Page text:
Overall, we continue to capture business at rates that are supportive of our strong mid-teens return objective.

We continue to use Rate GPS to actively shape the credit mix of our new production. In the third quarter, our concentration of greater than 45 DTI volume was 8.6%, and our mix of 97 LTV and below 680 FICO volume were 7% and 2.5%, respectively, all well below the overall market.

Most importantly, we continue to manage down our concentration of business with layered risk characteristics. We consider policies to have layered risk when the underlying insured loan carries more than one high-risk factor, such as a loan with both a below 680 FICO score and a 97 LTV. The expected credit performance of loans with layered risk characteristics is worse across all market cycles than loans without such a layered profile.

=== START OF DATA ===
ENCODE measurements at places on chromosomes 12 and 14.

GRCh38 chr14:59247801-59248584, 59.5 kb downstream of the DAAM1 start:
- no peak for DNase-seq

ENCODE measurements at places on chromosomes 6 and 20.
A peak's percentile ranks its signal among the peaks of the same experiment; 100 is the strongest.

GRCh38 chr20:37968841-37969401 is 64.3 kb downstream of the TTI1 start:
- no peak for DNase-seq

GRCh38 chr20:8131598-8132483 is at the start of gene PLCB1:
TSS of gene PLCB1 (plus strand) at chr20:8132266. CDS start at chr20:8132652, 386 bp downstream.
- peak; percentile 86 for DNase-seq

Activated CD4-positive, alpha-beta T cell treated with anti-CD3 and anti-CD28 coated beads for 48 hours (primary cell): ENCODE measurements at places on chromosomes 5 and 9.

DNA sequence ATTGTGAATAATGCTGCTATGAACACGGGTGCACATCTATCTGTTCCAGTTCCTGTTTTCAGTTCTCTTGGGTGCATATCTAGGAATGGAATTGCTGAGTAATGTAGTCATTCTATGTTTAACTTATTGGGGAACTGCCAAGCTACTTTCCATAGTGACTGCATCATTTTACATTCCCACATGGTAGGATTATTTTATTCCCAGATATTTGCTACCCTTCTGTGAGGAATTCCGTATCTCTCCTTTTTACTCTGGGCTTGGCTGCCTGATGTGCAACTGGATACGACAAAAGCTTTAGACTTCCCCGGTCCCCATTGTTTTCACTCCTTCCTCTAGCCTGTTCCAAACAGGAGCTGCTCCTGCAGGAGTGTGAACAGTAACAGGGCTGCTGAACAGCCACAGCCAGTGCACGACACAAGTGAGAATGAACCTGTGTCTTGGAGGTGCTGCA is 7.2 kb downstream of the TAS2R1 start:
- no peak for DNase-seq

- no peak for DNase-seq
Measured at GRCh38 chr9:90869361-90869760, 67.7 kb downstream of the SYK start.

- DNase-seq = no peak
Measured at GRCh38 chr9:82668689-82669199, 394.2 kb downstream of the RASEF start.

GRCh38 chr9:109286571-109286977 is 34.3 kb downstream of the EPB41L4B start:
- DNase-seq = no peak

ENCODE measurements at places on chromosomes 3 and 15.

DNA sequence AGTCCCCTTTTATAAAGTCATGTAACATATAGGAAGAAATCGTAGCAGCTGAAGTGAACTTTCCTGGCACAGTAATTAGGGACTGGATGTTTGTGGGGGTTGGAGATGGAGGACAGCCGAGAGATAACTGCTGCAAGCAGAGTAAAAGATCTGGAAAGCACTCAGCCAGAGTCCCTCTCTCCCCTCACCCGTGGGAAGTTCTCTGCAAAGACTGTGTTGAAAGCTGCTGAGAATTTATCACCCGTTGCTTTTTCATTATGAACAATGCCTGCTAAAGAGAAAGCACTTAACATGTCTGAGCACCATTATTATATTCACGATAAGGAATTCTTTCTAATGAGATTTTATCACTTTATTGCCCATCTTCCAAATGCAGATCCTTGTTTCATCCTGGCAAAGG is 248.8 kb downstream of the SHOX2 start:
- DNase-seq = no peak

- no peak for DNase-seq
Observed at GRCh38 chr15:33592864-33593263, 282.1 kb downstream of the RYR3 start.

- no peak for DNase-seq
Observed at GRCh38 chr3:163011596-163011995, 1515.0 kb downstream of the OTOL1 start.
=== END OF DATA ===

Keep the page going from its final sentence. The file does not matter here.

Rate GPS allows us to consider the individual risk factors and layered risk profile of each loan we insure and provides us with a proven tool to manage the flow of risk into our portfolio. We now have an enhanced ability to react if market conditions evolve, either positively or negatively, and believe our focus on higher-quality risk will help drive differentiated loss performance and greater consistency in our results going forward.

Investment income was $7.9 million in the third quarter, up from $7.6 million in the second quarter.

Underwriting and operating expenses were $33.2 million in the third quarter compared to $32.5 million in the second quarter. As indicated on our last call, expenses in the third quarter included $1.7 million of costs related to our third ILN offering in July. Excluding ILN-related transaction costs, our adjusted underwriting and operating expenses were $31.6 million for the quarter.